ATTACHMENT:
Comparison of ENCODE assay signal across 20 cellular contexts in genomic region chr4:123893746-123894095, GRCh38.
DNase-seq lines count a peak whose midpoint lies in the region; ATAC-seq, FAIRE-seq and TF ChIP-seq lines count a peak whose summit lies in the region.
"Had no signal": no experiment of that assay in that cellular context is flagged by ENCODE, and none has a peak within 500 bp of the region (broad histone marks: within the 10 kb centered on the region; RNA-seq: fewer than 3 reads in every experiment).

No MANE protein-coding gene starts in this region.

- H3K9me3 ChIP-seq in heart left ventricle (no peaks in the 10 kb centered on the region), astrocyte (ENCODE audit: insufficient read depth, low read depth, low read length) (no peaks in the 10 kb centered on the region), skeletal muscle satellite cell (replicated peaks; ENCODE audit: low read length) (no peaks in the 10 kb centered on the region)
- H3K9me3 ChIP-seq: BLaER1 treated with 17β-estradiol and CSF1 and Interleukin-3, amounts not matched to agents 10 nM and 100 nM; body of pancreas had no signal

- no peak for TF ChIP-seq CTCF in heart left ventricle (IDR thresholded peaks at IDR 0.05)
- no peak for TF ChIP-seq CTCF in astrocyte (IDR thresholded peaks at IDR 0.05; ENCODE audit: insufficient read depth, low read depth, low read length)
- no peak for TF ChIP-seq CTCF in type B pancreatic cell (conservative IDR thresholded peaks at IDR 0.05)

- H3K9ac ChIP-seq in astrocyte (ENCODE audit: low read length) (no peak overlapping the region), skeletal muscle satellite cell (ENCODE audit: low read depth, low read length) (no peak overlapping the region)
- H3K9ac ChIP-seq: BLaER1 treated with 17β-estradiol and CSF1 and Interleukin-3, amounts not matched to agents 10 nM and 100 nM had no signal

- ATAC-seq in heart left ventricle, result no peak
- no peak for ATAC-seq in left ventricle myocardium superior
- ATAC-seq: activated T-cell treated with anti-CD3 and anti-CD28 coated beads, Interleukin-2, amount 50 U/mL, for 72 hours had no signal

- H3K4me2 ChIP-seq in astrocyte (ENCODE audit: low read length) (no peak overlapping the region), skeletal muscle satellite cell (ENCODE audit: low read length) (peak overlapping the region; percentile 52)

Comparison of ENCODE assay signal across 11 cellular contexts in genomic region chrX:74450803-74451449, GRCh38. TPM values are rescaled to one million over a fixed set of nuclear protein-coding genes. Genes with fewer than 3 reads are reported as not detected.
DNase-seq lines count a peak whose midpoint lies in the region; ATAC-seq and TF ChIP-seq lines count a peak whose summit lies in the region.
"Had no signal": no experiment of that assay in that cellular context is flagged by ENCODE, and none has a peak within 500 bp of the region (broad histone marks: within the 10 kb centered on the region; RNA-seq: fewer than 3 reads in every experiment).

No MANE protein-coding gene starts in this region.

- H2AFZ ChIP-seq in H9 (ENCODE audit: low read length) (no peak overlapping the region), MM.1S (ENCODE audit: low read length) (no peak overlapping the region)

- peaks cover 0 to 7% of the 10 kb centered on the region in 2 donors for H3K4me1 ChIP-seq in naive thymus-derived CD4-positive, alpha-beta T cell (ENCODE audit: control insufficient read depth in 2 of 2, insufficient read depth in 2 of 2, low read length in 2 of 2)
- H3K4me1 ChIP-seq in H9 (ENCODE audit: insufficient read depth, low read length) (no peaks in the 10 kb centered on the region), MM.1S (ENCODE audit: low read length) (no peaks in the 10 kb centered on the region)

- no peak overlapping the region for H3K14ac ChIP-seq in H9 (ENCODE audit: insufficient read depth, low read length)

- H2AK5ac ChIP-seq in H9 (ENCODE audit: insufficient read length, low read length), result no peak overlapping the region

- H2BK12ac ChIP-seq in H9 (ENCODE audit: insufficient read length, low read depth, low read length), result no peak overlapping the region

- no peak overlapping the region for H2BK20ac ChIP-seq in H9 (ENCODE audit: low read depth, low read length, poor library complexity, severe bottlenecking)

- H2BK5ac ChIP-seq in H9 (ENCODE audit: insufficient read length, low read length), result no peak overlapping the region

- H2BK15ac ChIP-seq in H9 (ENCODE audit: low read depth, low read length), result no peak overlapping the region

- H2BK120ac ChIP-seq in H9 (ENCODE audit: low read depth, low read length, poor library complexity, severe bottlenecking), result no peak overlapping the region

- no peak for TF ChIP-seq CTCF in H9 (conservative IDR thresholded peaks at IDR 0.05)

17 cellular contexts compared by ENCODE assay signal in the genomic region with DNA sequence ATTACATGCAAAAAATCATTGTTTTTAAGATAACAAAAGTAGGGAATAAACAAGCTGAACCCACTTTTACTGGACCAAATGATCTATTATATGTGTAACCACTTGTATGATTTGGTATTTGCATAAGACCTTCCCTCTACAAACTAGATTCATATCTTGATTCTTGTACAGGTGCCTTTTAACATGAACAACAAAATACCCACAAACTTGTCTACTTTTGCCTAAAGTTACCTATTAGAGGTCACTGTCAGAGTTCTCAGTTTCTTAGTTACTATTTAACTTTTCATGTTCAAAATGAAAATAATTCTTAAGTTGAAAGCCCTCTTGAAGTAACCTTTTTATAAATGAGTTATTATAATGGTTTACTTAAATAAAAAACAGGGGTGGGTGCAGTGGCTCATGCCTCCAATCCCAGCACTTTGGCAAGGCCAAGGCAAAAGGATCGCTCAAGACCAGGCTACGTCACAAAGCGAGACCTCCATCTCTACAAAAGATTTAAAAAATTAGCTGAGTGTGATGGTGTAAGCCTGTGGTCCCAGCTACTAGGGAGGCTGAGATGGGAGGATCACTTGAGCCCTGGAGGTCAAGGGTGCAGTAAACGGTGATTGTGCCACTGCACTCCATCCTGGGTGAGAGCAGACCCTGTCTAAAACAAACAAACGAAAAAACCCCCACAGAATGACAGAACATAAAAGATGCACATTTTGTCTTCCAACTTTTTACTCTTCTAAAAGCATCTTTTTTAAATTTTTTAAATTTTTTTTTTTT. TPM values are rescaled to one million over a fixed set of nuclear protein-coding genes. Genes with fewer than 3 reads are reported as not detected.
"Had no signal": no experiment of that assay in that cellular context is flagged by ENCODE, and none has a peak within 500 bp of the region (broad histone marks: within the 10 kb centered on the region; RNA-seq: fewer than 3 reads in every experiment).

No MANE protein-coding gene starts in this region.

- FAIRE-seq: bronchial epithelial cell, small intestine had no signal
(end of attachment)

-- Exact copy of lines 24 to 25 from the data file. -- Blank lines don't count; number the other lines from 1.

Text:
- H2AK5ac ChIP-seq in H9 (ENCODE audit: insufficient read length, low read length), result no peak overlapping the region

- H2BK12ac ChIP-seq in H9 (ENCODE audit: insufficient read length, low read depth, low read length), result no peak overlapping the region